Here are the U.S. states rushing to limit abortion access in 2019

Here are the U.S. states rushing to limit abortion access in 2019
Just as Alabama voted on a near total-ban abortion earlier this week, Missouri passed a controversial bill that would dramatically limit the procedure, joining waves of other states moving towards stricter abortion laws.

Abortion is still currently legal in all 50 states, but many legislatures have recently passed abortion laws aimed at setting up a constitutional fight over Roe v. Wade — the 1973 Supreme Court decision that gave Americans the right to obtain an abortion.

“What I’m trying to do here is get this case in front of the Supreme Court so Roe v. Wade can be overturned,” Alabama state Rep. Terri Collins told the Washington Post shortly after her state passed a law that effectively outlaws abortion.


At least six other states have recently passed so-called heartbeat bills that ban abortions after six weeks of pregnancy, which is often when doctors first begin detecting a fetal heartbeat. Similar bans are currently being proposed in other states including Louisiana, Florida, South Carolina and West Virginia.


Most other states follow the standard set Roe decision, which says abortion is legal until the fetus reaches viability around the 24 to 28 weeks mark.

Here is a look at how limits on abortion are changing across the United States:

Alabama: On Tuesday, legislators passed a bill banning abortions with few exceptions that include “to avoid a serious health risk to the unborn child’s mother” or if the “unborn child has a lethal anomaly.”

The law — the most restrictive in the U.S. — calls for doctors who perform abortions to be treated as felons and face up to 99 years in prison. It does not include an exception for cases of rape or incest.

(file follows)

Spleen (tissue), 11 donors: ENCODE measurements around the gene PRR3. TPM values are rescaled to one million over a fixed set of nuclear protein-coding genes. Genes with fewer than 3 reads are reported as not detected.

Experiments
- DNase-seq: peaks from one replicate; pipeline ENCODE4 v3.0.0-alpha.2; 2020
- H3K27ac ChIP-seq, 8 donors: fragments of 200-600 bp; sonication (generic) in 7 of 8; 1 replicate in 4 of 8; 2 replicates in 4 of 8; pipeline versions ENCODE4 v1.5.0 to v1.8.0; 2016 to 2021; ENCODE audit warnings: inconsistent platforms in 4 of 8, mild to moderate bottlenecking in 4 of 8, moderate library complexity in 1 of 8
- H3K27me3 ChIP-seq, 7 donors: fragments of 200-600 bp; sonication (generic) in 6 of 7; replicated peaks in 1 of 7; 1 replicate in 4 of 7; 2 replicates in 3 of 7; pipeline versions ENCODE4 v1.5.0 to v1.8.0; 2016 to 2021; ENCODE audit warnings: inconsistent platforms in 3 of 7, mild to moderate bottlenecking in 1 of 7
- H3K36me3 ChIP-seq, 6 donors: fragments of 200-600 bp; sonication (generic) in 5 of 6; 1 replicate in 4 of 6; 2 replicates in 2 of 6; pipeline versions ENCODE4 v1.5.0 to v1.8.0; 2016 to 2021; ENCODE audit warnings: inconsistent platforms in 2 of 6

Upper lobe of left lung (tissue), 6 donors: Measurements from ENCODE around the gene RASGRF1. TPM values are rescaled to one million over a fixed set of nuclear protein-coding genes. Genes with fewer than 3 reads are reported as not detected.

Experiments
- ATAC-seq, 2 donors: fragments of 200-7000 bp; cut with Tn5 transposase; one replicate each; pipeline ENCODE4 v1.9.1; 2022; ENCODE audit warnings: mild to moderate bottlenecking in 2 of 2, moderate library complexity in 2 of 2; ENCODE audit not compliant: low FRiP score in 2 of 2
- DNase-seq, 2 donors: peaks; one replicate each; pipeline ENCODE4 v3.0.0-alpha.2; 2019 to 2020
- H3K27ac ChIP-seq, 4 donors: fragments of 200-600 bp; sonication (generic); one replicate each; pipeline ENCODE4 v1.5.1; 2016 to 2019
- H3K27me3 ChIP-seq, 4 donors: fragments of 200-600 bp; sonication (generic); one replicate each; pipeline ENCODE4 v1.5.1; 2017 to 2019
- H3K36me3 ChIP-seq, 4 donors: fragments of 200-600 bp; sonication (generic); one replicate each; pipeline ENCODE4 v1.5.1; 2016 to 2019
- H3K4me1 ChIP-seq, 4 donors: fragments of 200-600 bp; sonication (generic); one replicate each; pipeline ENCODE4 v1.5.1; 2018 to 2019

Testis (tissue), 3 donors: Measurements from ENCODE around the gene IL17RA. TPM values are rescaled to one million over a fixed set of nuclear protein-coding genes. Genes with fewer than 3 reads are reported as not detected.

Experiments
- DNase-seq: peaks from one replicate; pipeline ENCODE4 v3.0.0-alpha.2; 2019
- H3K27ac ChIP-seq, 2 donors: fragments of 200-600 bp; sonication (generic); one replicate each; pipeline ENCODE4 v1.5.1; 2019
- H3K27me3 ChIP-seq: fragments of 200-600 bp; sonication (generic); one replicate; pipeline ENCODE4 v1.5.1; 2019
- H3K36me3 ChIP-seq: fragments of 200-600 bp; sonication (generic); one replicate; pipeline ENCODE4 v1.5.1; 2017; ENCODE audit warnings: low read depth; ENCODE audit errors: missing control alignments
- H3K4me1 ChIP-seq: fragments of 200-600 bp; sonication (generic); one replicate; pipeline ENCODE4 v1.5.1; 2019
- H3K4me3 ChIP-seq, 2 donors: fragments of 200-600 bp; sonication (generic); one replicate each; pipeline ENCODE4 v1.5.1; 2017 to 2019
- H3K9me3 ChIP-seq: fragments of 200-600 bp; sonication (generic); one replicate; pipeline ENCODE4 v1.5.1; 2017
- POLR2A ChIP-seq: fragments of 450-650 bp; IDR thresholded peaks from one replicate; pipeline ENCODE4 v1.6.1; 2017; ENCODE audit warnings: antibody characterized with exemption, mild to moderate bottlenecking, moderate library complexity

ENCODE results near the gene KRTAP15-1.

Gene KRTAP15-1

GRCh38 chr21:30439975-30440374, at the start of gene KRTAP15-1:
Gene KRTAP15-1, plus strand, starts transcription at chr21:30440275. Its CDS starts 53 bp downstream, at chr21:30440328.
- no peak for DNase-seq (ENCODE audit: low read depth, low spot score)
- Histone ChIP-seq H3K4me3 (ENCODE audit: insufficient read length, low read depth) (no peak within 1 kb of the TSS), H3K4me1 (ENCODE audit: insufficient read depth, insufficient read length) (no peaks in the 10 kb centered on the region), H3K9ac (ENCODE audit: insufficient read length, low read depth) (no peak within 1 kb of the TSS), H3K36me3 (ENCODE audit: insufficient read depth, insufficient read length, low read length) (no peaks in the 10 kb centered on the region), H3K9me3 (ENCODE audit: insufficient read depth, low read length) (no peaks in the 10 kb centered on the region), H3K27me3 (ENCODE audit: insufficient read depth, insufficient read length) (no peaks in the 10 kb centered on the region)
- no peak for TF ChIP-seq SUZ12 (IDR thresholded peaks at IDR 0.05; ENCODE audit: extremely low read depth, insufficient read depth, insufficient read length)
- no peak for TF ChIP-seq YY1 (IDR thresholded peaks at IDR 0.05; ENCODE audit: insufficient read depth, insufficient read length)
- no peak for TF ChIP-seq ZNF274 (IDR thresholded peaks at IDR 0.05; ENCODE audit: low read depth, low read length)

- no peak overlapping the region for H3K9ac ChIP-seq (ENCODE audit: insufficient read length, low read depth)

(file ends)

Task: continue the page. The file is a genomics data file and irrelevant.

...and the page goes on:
Republican Gov. Kay Ivey signed the bill into law Wednesday and said it stands as a “powerful testament to Alabamians’ deeply-held belief that every life is precious and that every life is a sacred gift from God.”

“The sponsors of this bill believe that it is time, once again, for the U.S. Supreme Court to revisit this important matter, and they believe this act may bring about the best opportunity for this to occur,” Ivey said.

Georgia’s Republican Gov. Brian Kemp, center, signs legislation in Atlanta, banning abortions once a fetal heartbeat can be detected, which can be as early as six weeks before many women know they’re pregnant.

(Bob Andres/Atlanta Journal-Constitution via AP, File)

Georgia: Gov. Brian Kemp signed a bill last week that would ban abortions after six weeks, dramatically limiting the window for women to undergo abortion procedures, which currently sits at 20 weeks.

The American Civil Liberties Union has said it will challenge the new law, which would take effect on January 1, 2020, in court.

“Bans like this have always been blocked by courts,” chief counsel at the Center for Reproductive Rights, Elisabeth Smith said in a statement. “We will be suing Georgia to make sure this law has the same fate.”